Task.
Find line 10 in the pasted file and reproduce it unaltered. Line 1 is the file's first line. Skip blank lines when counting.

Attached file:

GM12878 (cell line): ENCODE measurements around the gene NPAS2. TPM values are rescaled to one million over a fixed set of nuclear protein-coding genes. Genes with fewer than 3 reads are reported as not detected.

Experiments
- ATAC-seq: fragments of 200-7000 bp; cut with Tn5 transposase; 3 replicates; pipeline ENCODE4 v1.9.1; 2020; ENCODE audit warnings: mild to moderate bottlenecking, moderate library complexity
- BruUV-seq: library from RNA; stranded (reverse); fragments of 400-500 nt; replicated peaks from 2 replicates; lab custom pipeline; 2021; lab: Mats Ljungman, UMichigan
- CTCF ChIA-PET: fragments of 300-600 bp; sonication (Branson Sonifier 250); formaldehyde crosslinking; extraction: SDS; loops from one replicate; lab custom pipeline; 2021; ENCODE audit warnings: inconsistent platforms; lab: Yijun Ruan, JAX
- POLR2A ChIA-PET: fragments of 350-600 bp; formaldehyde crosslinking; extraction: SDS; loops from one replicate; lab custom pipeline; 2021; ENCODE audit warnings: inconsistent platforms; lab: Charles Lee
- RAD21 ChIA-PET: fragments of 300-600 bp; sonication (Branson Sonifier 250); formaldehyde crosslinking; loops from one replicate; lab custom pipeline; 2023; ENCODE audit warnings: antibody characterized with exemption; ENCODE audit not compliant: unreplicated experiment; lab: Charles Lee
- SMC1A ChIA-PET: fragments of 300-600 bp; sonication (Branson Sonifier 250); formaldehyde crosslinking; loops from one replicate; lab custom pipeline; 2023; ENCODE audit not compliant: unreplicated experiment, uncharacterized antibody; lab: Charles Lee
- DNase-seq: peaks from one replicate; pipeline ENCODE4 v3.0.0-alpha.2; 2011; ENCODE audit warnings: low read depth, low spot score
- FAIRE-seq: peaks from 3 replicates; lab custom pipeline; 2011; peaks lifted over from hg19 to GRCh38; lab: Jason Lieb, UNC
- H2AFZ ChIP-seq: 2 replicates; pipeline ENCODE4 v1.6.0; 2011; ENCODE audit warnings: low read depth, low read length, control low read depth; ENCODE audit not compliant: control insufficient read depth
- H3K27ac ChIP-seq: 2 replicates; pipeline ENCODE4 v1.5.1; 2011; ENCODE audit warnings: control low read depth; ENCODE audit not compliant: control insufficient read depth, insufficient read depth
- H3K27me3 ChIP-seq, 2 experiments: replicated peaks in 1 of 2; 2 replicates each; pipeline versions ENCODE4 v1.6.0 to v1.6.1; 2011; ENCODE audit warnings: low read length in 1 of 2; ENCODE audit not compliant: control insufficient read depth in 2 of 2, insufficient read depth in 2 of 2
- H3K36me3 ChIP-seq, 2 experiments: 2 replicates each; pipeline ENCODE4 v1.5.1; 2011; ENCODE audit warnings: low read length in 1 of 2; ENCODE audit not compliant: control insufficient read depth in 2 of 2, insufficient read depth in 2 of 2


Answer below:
- FAIRE-seq: peaks from 3 replicates; lab custom pipeline; 2011; peaks lifted over from hg19 to GRCh38; lab: Jason Lieb, UNC